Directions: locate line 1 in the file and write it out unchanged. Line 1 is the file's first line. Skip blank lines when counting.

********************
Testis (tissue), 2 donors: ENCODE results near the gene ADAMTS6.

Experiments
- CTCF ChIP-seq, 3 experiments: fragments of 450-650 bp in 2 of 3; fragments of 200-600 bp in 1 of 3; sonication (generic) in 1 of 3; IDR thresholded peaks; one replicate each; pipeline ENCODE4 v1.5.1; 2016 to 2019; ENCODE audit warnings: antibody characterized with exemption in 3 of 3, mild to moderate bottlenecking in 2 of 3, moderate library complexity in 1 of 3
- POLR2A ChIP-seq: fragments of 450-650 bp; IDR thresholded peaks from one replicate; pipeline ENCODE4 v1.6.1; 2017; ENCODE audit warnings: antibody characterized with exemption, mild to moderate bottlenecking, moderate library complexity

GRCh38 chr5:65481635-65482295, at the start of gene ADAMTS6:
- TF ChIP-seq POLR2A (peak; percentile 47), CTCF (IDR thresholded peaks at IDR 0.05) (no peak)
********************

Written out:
Testis (tissue), 2 donors: ENCODE results near the gene ADAMTS6.